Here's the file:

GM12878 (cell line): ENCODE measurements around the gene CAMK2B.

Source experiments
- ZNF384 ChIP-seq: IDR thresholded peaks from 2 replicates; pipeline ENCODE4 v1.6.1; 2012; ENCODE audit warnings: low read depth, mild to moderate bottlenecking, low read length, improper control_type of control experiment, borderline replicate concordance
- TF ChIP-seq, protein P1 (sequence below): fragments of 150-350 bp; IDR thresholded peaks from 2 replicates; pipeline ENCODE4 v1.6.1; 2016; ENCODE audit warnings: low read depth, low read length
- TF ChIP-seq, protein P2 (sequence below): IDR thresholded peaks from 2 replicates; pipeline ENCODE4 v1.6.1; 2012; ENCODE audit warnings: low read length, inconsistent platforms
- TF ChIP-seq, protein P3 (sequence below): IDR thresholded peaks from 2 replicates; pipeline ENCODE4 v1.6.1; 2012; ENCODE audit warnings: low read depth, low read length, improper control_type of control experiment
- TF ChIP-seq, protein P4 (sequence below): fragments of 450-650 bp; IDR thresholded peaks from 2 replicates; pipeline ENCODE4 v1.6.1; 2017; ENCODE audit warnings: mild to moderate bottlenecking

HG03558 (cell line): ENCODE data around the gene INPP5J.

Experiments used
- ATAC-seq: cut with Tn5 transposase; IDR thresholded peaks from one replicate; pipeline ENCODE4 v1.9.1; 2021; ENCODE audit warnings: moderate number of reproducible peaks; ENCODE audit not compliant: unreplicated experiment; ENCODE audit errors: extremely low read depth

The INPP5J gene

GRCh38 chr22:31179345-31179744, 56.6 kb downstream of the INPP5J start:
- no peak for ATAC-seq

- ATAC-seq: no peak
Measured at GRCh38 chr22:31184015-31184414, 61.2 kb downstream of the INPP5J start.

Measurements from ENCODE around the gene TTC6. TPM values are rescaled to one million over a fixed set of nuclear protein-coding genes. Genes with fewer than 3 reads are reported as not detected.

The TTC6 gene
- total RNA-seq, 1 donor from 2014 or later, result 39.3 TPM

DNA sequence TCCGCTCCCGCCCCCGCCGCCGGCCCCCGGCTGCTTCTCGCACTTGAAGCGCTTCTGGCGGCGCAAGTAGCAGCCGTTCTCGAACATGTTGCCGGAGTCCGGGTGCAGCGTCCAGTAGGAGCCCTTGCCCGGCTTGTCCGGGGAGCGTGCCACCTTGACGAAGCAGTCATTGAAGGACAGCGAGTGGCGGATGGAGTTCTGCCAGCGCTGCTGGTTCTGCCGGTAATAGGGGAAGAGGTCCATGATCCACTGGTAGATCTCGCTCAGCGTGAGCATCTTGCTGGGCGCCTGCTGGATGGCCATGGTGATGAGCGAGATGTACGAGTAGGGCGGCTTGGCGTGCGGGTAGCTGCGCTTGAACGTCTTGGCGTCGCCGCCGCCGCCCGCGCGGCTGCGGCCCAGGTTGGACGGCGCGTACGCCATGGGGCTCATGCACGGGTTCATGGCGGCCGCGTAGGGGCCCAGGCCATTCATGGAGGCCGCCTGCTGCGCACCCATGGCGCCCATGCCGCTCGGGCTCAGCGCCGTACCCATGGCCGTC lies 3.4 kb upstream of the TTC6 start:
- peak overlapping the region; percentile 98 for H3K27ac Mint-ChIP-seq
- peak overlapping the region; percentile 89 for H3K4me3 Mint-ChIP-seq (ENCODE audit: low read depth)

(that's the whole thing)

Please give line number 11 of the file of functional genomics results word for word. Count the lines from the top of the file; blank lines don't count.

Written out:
The INPP5J gene